What is your little one’s name?
Tell me and watch the magic happen!
Developing independence is a natural stage in early childhood development. However, as parents, care-givers and educators, there are certain things we can do to enhance independent thinking and ensure that our children are raised with a growth mindset that will benefit them well into the future.
So, let’s discuss some of the top strategies for developing independent thinking within our little ones.
1. Step Back
This is probably the hardest thing to do but the most important when it comes to raising independent thinkers. Naturally, when you see your child struggling, your instant reaction is to run to their aid. We do it out of love and affection but if we do this every time, we are depriving them of opportunities to learn. So, next time they are finding it hard to put their shoes on or get stuck at the top of the climbing frame, stop and think. Coach them with words instead of doing things for them. Provide them with the steps to success and let them figure out how to squeeze their feet into their shoes or wiggle their way down to the ground safely.
2. Freedom to Explore
Giving children the freedom to explore safely and allowing them to decide what they would like to do with their time is key. Too often as adults we plan the day ahead without consulting our children. However, children need time in the day to explore and investigate because this is how they learn. Therefore, try to build in moments to each day where the activities are child led. This means that they decide what to do, they might decide to pull out a favorite toy, to look at books, maybe they will find a completely random object that they wish to investigate. The important thing is that they have made the decision independently and the decision is based on their own preference.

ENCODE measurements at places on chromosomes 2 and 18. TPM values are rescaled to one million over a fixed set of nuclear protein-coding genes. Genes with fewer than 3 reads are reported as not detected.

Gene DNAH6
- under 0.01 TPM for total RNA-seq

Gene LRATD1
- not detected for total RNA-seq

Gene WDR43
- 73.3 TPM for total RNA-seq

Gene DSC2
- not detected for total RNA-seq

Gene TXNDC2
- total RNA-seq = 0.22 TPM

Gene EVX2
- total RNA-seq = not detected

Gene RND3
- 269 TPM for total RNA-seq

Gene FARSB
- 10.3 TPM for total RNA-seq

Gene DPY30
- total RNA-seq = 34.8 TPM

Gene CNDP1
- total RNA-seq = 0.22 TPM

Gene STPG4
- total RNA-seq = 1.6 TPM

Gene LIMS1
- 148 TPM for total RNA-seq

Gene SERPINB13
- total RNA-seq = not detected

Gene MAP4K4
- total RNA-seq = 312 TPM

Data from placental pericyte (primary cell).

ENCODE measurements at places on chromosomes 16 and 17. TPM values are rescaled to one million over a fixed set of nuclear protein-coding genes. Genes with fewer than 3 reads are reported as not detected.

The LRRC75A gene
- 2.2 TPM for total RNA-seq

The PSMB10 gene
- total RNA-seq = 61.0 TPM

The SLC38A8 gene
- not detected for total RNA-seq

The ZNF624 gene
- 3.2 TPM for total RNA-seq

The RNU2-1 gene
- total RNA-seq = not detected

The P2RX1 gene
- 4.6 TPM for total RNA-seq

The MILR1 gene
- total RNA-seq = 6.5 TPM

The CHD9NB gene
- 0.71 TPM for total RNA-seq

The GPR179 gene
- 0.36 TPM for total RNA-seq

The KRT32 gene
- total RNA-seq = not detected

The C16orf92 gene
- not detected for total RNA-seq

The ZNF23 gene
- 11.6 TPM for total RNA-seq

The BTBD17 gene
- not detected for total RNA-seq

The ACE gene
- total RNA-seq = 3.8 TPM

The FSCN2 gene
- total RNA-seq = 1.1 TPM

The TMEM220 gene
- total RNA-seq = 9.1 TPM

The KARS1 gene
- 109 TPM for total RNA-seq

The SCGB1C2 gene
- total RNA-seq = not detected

3. Provide Choices
Leading on from the point above, choices are another factor to be mindful of. If possible and appropriate, give children choices. When faced with a decision of two options, children are forced to use their thinking skills and memories of past experiences to weigh-up the pros and cons of each choice. An example, ‘Which route shall we take on our walk home from nursery, the quick route home or the route that takes us past play-park?’ This simple choice offers a lot to consider. ‘The quick route means less walking, we’ll get home quicker, my toys are waiting for me at home, and I’m hungry. But can I miss a chance to play in the park, maybe my friends are there…’. Choices create opportunities to practice decision making which is essential in becoming an independent thinker.
4. Share & Collaborate
A problem shared is a problem halved. Even adults run into problems and when children notice this, why not invite them to share their ideas and help fix the issue. For example, you spill something on the floor - What should I do? You break something - How can I fix this? You’ll be surprised how many opportunities there are in a day to stimulate children's problem-solving abilities.
5. Nurture a Growth Mindset
Children with growth mindsets thrive on challenge. They see ‘failures’ as a chance to learn. They are resilient and persist when things are difficult. Development Psychologist, Carol Dweck, has studied the difference between people with fixed and growth mindsets for decades and has proven that there are direct links to happiness and success, depending on which mindset you have evolved. When raising children to be independent thinkers, we need to think about how to promote and instill a growth mindset within them. One of Carol Dweck’s top pieces of advice relates to how we praise our children. Instead of the generic phrases ‘good girl’ or ‘clever boy’, focus praise on effort not attainment. Some examples, your child is putting their shoes on; instead of ‘Amazing, you put your shoes on!’ rephrase it; ‘You tried so hard to put your shoes! And you did it all by yourself!‘. Or trying to piece together a tricky puzzle, ‘I love how you are moving the pieces around to see if they fit!’.
Raising our children as independent thinkers is ultimately setting them up for a successful future. Confidence, healthy self-esteem and decisiveness are powerful tools in adult-life. So remember, small actions now create happy, successful grown-ups in the future.